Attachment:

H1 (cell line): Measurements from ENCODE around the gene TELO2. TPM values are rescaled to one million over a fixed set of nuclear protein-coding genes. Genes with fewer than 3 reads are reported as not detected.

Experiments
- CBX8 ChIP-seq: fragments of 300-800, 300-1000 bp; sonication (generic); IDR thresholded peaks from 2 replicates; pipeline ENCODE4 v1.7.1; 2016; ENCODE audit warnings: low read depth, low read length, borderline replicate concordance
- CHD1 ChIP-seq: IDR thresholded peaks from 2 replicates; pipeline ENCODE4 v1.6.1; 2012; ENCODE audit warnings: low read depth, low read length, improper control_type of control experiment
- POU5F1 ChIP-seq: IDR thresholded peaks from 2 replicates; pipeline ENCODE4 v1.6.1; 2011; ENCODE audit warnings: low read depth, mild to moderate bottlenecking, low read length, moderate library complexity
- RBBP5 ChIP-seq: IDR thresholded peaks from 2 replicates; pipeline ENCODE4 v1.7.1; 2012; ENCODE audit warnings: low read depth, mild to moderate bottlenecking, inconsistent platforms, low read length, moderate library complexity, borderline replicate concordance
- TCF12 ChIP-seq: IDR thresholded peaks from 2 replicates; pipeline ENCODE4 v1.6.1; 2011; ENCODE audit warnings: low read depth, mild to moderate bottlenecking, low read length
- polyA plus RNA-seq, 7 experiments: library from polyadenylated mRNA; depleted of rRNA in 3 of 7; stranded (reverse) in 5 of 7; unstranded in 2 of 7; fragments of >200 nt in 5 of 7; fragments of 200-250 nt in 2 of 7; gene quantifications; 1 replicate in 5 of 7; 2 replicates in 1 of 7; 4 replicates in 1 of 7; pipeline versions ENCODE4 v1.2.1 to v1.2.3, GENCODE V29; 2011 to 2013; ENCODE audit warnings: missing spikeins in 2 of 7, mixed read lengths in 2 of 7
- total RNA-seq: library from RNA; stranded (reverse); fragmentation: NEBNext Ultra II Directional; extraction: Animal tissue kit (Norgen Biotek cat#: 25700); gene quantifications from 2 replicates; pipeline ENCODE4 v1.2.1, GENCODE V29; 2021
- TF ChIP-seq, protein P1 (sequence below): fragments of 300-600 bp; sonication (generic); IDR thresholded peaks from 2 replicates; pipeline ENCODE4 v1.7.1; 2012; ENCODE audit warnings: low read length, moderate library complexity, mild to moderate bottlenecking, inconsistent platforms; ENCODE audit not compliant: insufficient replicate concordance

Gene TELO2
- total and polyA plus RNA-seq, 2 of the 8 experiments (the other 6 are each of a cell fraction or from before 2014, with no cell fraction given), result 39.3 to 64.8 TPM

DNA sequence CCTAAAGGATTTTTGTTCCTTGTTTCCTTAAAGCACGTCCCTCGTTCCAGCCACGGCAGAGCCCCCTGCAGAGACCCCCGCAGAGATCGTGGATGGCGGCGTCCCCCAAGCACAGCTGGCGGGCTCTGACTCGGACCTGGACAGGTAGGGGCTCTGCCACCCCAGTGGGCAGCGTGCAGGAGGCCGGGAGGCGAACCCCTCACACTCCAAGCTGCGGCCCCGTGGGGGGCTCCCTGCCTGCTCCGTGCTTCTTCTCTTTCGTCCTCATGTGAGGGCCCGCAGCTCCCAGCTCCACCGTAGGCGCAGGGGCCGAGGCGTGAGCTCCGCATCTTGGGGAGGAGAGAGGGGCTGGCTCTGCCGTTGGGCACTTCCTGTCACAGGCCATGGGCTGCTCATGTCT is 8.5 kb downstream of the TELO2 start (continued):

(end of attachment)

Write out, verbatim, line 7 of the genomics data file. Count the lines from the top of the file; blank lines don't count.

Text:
- TCF12 ChIP-seq: IDR thresholded peaks from 2 replicates; pipeline ENCODE4 v1.6.1; 2011; ENCODE audit warnings: low read depth, mild to moderate bottlenecking, low read length